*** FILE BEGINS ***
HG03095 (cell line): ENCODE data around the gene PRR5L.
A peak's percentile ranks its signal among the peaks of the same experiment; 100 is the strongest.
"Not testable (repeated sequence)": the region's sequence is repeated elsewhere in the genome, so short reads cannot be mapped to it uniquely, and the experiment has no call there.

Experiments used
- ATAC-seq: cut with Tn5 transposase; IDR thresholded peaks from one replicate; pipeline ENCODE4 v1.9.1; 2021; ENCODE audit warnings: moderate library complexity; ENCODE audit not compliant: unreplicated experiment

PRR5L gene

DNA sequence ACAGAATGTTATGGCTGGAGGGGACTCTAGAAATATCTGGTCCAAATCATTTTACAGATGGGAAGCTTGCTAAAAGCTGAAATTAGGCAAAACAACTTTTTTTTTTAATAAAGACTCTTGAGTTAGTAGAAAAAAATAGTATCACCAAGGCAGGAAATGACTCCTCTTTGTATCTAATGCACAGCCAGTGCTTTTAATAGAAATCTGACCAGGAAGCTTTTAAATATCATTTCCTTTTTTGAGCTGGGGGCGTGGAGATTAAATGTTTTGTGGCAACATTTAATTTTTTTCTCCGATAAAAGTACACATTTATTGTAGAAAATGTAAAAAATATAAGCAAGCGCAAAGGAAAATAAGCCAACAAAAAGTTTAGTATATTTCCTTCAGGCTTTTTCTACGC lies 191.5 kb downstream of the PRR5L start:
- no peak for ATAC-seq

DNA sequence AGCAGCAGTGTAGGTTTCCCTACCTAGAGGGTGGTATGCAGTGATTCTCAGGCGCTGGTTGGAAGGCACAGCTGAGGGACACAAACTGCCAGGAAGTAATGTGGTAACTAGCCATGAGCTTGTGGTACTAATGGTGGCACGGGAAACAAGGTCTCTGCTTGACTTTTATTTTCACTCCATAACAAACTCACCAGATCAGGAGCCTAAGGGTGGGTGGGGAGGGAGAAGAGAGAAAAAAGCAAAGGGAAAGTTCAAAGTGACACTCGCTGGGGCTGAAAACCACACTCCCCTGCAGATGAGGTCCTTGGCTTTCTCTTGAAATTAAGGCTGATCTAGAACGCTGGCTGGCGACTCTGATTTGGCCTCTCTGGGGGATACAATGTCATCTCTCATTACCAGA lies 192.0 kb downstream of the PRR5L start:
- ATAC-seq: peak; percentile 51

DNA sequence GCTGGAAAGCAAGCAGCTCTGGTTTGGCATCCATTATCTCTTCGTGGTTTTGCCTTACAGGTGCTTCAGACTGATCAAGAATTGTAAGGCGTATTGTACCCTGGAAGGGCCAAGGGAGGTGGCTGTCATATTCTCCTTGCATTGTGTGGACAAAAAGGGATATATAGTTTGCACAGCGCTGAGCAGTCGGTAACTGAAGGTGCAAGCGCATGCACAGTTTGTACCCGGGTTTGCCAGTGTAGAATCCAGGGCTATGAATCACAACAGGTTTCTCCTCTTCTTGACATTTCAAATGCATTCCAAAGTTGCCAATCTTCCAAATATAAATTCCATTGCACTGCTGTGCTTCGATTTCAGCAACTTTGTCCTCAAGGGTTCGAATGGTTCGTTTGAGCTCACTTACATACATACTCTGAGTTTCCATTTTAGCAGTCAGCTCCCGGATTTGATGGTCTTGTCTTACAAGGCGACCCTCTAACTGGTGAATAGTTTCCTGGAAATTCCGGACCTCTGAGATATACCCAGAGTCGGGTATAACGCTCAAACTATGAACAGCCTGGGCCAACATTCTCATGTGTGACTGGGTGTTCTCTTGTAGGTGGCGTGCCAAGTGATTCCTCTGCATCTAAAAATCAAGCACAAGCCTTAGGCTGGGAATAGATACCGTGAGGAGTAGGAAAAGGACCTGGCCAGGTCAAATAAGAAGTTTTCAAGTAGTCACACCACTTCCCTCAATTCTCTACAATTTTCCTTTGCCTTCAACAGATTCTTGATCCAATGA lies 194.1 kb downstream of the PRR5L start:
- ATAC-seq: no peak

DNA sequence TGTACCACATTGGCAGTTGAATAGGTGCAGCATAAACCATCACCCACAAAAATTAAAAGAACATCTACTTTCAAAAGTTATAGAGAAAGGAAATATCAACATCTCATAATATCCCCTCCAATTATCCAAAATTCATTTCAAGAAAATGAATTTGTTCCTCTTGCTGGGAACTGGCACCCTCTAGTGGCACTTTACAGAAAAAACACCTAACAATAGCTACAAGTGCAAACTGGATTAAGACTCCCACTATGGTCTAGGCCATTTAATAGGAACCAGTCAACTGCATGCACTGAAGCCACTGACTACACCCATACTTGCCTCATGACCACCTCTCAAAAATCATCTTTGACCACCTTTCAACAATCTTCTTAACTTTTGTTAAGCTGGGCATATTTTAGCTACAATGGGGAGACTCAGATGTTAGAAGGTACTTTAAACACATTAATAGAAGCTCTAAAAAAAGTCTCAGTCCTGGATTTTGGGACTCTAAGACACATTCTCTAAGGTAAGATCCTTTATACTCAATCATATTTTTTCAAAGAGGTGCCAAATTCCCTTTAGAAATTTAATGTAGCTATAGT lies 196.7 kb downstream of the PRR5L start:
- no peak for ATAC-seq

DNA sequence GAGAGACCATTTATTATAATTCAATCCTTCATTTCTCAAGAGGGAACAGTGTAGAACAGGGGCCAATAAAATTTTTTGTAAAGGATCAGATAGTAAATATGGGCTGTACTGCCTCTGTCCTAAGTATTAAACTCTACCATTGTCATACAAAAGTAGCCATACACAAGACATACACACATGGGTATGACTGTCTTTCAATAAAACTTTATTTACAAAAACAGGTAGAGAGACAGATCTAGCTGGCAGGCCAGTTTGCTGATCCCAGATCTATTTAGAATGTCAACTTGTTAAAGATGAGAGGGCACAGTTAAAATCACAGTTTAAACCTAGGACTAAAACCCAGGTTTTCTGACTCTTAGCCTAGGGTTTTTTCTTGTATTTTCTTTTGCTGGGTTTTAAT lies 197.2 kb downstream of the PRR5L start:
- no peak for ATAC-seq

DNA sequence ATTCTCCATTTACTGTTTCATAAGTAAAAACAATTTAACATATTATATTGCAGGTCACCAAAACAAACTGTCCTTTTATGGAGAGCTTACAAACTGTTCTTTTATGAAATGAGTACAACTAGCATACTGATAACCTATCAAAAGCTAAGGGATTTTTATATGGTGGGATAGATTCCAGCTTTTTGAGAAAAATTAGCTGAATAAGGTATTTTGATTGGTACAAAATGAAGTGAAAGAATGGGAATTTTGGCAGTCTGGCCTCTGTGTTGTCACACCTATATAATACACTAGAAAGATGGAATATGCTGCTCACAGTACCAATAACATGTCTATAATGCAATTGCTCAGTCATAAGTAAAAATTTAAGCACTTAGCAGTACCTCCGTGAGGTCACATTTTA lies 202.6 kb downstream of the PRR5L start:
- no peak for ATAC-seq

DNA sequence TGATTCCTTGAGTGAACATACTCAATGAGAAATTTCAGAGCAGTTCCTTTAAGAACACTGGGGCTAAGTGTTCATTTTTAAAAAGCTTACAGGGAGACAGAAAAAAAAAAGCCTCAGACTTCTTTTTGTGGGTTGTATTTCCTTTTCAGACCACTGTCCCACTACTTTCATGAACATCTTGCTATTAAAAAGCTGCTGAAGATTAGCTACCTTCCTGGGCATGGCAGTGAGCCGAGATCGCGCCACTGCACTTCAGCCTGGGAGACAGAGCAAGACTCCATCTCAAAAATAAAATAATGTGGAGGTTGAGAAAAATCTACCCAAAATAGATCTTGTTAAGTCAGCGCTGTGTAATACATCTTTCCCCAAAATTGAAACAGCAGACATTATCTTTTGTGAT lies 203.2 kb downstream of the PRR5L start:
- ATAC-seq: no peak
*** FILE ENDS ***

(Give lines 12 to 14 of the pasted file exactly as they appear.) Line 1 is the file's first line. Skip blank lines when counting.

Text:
- ATAC-seq: no peak

DNA sequence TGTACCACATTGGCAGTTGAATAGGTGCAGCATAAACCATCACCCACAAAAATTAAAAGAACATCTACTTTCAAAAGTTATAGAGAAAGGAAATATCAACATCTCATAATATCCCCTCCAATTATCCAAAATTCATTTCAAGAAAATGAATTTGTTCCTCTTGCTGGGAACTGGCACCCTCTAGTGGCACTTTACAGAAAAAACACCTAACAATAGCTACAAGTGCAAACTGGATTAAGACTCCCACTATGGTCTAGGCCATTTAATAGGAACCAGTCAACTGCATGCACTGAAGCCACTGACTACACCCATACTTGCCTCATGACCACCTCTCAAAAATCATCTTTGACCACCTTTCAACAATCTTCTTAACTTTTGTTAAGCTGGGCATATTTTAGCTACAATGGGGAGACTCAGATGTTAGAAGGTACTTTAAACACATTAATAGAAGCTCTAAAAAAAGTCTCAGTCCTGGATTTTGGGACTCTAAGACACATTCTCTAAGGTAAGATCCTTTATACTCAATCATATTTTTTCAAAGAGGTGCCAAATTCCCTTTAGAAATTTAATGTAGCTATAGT lies 196.7 kb downstream of the PRR5L start:
- no peak for ATAC-seq